The Course of Positive Philosophy (Cours de Philosophie Positive) was a series of texts written by the French philosopher of science and founding sociologist, Auguste Comte, between 1830 and 1842. Within the work he unveiled the epistemological perspective of positivism. The works were translated into English by Harriet Martineau and condensed to form The Positive Philosophy of Auguste Comte (1853).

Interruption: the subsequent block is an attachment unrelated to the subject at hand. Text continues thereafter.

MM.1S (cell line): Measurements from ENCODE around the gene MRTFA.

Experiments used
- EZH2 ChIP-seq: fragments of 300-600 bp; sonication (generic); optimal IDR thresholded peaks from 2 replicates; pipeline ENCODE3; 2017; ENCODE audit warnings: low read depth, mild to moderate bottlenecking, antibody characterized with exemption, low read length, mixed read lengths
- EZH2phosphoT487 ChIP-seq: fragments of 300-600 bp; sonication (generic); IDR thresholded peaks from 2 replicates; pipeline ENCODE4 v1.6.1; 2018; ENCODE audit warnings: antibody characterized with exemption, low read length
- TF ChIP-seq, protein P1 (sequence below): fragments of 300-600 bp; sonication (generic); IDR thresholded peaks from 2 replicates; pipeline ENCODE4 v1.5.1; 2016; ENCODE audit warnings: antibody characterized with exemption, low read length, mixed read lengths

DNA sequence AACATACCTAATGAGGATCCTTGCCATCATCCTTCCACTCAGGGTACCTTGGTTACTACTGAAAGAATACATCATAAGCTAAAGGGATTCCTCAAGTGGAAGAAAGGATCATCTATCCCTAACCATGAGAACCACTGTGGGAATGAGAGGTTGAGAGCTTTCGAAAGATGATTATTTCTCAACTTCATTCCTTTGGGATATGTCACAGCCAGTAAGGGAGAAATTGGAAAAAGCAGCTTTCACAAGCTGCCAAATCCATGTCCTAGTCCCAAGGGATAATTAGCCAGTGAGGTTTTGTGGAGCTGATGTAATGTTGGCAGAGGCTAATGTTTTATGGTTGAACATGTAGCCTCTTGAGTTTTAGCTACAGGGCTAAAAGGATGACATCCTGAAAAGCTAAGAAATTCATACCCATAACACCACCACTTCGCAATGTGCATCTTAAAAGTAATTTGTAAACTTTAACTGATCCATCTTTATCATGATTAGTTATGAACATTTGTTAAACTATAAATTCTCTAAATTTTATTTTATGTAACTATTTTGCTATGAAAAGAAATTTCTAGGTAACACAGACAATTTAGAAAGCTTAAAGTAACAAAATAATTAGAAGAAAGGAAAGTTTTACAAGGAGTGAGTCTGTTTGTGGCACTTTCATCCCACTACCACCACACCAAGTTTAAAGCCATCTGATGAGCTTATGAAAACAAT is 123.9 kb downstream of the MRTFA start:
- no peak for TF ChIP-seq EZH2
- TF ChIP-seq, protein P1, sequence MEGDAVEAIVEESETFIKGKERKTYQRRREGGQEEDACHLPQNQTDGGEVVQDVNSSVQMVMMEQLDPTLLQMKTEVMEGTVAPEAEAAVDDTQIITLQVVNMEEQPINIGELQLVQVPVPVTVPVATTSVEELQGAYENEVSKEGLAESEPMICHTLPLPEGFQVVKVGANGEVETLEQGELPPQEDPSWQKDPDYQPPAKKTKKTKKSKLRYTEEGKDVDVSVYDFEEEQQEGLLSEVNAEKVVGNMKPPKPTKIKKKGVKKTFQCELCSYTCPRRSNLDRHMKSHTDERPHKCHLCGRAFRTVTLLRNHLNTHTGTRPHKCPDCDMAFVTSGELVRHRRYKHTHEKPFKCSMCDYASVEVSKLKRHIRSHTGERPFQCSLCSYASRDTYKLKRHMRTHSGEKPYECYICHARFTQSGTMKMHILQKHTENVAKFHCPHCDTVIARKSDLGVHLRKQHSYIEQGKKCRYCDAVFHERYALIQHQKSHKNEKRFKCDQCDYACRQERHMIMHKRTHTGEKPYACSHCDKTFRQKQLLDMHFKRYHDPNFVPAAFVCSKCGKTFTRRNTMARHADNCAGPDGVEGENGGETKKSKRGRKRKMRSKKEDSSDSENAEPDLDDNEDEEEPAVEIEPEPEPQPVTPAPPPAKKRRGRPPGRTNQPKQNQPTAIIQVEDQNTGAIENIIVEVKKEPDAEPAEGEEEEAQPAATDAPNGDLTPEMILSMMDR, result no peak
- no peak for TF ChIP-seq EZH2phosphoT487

The first three volumes of the Course dealt chiefly with the physical sciences already in existence (mathematics, astronomy, physics, chemistry, biology), whereas the latter two emphasised the inevitable coming of social science. It is in observing the circular dependence of theory and observation in science, and classifying the sciences in this way, that Comte may be regarded as the first philosopher of science in the modern sense of the term. For him, the physical sciences had necessarily to arrive first, before humanity could adequately channel its efforts into the most challenging and complex "queen science" of human society itself. His A General View of Positivism (published in English in 1865) would therefore set out to define, in more detail, the empirical goals of sociology.
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